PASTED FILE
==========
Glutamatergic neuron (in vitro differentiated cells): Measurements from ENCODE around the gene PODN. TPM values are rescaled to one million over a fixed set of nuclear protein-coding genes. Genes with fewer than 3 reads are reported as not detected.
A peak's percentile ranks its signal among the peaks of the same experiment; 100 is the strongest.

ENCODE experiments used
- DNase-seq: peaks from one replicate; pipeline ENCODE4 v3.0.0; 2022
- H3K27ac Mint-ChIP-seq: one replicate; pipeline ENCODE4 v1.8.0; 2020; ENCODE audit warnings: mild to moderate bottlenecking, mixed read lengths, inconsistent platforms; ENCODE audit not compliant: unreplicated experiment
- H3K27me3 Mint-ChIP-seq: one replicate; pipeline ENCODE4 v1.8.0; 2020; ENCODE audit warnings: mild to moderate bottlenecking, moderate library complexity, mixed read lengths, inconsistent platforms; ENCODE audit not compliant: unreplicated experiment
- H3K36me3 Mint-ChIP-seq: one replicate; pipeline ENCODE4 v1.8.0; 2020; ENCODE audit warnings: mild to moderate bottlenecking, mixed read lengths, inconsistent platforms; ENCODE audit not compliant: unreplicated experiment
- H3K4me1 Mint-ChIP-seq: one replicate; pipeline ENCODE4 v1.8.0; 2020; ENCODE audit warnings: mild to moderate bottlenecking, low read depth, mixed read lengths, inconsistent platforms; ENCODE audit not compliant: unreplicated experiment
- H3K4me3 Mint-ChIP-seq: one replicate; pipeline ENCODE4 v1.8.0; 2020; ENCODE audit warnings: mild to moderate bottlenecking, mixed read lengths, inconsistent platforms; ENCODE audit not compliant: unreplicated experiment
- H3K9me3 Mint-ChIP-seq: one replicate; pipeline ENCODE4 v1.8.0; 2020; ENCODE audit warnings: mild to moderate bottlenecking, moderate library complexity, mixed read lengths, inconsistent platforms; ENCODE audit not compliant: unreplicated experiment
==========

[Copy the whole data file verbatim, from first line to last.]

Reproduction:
Glutamatergic neuron (in vitro differentiated cells): Measurements from ENCODE around the gene PODN. TPM values are rescaled to one million over a fixed set of nuclear protein-coding genes. Genes with fewer than 3 reads are reported as not detected.
A peak's percentile ranks its signal among the peaks of the same experiment; 100 is the strongest.

ENCODE experiments used
- DNase-seq: peaks from one replicate; pipeline ENCODE4 v3.0.0; 2022
- H3K27ac Mint-ChIP-seq: one replicate; pipeline ENCODE4 v1.8.0; 2020; ENCODE audit warnings: mild to moderate bottlenecking, mixed read lengths, inconsistent platforms; ENCODE audit not compliant: unreplicated experiment
- H3K27me3 Mint-ChIP-seq: one replicate; pipeline ENCODE4 v1.8.0; 2020; ENCODE audit warnings: mild to moderate bottlenecking, moderate library complexity, mixed read lengths, inconsistent platforms; ENCODE audit not compliant: unreplicated experiment
- H3K36me3 Mint-ChIP-seq: one replicate; pipeline ENCODE4 v1.8.0; 2020; ENCODE audit warnings: mild to moderate bottlenecking, mixed read lengths, inconsistent platforms; ENCODE audit not compliant: unreplicated experiment
- H3K4me1 Mint-ChIP-seq: one replicate; pipeline ENCODE4 v1.8.0; 2020; ENCODE audit warnings: mild to moderate bottlenecking, low read depth, mixed read lengths, inconsistent platforms; ENCODE audit not compliant: unreplicated experiment
- H3K4me3 Mint-ChIP-seq: one replicate; pipeline ENCODE4 v1.8.0; 2020; ENCODE audit warnings: mild to moderate bottlenecking, mixed read lengths, inconsistent platforms; ENCODE audit not compliant: unreplicated experiment
- H3K9me3 Mint-ChIP-seq: one replicate; pipeline ENCODE4 v1.8.0; 2020; ENCODE audit warnings: mild to moderate bottlenecking, moderate library complexity, mixed read lengths, inconsistent platforms; ENCODE audit not compliant: unreplicated experiment